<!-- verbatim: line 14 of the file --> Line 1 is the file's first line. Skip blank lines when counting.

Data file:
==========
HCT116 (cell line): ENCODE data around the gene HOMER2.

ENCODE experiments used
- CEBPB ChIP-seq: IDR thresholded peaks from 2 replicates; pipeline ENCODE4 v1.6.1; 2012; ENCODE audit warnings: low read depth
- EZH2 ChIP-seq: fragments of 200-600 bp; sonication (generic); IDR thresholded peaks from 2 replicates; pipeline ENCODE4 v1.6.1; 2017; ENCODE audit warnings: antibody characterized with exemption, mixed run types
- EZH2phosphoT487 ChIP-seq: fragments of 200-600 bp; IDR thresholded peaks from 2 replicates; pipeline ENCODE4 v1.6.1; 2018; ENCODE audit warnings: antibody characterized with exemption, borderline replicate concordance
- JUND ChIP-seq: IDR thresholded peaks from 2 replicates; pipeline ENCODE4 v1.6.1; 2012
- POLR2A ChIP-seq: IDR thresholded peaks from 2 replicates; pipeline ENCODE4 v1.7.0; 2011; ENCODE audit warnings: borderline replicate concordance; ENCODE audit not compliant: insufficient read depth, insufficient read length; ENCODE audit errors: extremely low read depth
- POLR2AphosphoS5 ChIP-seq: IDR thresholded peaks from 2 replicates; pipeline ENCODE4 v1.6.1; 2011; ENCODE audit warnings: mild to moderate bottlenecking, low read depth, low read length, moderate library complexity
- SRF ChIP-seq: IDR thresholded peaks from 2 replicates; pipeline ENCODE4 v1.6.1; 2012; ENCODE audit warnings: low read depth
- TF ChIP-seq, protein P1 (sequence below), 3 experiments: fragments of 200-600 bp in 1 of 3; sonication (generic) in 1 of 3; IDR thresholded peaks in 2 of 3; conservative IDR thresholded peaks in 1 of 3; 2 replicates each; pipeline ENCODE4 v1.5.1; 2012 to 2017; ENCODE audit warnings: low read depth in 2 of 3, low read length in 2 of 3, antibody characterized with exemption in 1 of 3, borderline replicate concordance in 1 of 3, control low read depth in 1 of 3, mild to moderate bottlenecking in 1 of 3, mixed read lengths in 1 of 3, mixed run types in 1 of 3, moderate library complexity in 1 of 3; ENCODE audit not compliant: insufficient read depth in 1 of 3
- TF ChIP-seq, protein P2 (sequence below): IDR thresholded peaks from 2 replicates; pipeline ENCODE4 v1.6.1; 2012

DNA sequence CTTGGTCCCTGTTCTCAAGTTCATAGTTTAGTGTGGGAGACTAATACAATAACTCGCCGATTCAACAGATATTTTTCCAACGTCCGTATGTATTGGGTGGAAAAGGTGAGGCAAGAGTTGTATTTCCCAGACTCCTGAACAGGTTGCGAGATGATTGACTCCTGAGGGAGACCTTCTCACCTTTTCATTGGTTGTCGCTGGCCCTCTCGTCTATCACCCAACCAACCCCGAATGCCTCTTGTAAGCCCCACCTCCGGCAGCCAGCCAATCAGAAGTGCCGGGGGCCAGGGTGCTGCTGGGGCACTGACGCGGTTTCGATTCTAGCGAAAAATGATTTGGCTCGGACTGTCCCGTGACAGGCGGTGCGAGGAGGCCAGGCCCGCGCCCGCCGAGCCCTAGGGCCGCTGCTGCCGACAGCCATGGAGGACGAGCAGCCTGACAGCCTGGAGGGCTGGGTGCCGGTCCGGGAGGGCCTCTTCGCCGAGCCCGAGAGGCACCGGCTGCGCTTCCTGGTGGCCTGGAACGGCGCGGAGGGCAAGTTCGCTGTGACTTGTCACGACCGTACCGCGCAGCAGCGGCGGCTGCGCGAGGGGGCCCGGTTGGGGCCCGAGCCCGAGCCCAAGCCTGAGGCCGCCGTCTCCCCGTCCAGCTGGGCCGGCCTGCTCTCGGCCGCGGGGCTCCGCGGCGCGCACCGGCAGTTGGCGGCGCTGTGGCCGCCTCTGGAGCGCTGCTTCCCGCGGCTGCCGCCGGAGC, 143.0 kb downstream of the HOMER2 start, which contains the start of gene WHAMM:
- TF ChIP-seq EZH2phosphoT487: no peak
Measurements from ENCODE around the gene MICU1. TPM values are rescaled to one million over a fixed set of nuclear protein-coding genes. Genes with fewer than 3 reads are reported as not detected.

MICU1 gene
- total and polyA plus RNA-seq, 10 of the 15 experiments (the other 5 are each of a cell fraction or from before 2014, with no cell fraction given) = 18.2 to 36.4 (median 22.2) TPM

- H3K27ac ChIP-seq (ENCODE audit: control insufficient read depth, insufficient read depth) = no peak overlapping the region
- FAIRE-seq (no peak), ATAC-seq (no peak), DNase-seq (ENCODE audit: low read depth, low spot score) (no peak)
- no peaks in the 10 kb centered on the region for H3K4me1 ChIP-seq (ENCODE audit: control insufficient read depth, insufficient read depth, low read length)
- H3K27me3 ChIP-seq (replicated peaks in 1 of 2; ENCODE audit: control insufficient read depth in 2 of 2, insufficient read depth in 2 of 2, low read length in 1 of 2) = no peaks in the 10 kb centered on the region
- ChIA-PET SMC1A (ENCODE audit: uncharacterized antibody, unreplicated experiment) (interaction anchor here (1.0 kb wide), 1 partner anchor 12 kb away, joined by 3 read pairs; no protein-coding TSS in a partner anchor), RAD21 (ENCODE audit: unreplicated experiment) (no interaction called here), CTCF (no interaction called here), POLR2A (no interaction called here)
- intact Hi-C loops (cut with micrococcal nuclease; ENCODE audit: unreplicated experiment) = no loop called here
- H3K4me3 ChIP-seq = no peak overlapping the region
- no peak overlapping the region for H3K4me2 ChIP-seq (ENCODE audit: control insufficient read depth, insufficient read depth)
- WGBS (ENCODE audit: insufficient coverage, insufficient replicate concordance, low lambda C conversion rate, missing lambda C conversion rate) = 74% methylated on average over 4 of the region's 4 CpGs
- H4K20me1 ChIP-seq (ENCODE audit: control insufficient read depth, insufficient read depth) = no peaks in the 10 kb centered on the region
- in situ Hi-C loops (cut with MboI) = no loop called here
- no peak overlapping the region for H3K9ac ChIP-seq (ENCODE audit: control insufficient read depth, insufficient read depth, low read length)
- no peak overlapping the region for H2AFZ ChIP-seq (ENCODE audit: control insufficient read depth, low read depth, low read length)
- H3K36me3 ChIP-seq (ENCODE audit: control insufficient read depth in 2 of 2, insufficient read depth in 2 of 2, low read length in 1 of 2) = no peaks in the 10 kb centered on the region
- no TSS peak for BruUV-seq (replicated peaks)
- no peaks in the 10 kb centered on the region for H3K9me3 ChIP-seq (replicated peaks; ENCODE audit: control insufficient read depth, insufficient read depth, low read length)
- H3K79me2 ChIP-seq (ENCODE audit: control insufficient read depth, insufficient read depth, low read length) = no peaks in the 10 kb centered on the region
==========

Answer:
Measurements from ENCODE around the gene MICU1. TPM values are rescaled to one million over a fixed set of nuclear protein-coding genes. Genes with fewer than 3 reads are reported as not detected.